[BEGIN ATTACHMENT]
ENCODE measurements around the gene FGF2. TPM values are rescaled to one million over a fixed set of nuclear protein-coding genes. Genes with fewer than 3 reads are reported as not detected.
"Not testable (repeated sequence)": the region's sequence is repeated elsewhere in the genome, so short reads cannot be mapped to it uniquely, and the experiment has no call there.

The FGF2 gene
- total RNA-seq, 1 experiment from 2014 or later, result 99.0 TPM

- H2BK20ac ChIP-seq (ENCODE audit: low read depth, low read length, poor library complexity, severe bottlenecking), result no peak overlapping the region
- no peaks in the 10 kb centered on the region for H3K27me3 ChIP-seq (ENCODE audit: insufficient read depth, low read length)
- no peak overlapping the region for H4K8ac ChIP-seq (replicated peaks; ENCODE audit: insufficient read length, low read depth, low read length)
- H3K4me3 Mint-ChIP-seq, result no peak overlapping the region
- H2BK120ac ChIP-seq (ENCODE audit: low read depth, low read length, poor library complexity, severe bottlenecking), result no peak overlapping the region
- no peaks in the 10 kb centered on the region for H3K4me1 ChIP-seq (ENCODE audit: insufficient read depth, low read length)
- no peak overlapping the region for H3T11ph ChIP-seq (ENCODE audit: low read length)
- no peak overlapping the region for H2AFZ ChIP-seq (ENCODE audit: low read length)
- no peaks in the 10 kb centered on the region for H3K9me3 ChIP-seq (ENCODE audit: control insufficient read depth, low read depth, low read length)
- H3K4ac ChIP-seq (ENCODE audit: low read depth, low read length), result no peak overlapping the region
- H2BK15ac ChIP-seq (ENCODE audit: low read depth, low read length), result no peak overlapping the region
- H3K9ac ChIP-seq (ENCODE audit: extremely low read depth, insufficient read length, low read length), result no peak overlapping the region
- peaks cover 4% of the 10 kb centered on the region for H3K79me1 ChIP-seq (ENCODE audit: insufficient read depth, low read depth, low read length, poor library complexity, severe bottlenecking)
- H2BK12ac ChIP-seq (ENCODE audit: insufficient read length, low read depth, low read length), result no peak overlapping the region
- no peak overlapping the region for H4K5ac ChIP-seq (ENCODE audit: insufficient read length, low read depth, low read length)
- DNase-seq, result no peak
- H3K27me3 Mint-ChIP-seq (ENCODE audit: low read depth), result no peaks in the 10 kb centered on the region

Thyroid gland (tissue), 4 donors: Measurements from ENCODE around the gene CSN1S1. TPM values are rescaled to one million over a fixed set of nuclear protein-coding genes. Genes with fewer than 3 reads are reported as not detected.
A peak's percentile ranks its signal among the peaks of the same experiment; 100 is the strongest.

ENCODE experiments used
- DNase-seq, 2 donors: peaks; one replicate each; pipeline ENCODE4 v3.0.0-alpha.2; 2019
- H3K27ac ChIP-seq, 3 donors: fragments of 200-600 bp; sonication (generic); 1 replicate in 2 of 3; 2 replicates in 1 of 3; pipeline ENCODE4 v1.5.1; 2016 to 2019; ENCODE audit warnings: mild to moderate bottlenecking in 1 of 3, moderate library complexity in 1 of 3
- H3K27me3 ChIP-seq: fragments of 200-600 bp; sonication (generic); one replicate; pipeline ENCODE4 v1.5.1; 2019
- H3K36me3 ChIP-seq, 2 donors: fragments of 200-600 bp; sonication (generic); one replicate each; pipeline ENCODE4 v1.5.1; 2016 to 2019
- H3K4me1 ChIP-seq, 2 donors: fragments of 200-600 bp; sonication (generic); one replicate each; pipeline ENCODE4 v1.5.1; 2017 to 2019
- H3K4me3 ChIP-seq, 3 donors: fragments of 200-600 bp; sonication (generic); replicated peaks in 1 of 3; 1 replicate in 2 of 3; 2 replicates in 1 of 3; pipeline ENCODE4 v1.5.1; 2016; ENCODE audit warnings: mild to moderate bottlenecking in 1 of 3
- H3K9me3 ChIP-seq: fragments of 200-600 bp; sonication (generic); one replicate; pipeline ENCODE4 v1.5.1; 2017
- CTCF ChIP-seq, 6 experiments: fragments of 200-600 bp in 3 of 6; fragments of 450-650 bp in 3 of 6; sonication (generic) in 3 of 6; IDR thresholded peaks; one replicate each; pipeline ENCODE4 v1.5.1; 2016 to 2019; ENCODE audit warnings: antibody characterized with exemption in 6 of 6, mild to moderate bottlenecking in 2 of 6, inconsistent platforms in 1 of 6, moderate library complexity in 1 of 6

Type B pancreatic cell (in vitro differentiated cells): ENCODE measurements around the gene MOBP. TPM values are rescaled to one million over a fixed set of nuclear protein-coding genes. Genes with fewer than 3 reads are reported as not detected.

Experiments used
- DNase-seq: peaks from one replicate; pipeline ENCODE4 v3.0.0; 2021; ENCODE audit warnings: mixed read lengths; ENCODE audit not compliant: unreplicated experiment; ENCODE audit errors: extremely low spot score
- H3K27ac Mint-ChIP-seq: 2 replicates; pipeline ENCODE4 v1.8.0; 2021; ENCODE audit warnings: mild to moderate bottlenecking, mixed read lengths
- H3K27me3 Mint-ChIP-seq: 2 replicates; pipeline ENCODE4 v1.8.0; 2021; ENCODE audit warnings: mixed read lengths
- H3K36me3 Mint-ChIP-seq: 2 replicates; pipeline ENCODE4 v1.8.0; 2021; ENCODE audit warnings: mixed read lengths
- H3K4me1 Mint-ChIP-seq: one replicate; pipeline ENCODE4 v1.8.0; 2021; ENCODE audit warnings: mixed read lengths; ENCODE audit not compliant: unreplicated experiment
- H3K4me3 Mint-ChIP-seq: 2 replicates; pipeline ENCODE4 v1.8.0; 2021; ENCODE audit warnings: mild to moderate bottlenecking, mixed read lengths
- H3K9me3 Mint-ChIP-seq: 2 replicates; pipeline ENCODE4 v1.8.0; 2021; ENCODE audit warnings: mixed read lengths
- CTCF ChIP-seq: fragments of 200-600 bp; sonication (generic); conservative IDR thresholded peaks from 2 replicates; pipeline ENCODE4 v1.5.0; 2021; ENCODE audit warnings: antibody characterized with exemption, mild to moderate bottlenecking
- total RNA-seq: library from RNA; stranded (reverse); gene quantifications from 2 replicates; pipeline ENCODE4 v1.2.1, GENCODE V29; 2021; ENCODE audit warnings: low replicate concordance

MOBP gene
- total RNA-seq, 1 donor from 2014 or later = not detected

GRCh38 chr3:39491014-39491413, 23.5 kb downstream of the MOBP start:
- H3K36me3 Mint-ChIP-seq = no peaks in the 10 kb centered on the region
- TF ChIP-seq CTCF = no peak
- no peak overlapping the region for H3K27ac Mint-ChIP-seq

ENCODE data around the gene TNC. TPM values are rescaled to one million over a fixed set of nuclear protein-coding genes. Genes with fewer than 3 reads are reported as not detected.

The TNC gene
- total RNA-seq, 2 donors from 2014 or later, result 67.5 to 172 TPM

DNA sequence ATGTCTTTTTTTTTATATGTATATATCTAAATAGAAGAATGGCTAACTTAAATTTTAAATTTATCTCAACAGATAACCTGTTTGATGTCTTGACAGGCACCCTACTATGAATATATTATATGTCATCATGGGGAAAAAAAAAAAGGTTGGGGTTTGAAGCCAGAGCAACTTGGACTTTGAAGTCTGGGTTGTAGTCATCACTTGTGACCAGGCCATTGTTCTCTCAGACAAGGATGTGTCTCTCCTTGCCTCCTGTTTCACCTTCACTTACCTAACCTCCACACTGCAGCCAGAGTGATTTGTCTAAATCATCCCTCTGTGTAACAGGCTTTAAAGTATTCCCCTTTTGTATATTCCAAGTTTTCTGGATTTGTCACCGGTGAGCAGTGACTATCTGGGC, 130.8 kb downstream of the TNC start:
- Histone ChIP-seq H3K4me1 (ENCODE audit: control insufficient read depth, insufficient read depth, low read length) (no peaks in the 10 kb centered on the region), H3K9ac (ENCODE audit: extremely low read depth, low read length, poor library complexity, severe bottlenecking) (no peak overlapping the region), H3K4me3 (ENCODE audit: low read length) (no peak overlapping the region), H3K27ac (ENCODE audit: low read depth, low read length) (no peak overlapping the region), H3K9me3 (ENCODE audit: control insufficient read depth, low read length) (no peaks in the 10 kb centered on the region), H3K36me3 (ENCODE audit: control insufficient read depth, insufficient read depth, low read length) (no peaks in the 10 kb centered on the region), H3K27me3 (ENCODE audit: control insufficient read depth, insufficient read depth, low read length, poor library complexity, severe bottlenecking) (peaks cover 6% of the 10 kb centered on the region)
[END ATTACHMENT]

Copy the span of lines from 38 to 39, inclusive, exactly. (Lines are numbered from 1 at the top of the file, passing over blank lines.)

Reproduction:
- H3K36me3 Mint-ChIP-seq: 2 replicates; pipeline ENCODE4 v1.8.0; 2021; ENCODE audit warnings: mixed read lengths
- H3K4me1 Mint-ChIP-seq: one replicate; pipeline ENCODE4 v1.8.0; 2021; ENCODE audit warnings: mixed read lengths; ENCODE audit not compliant: unreplicated experiment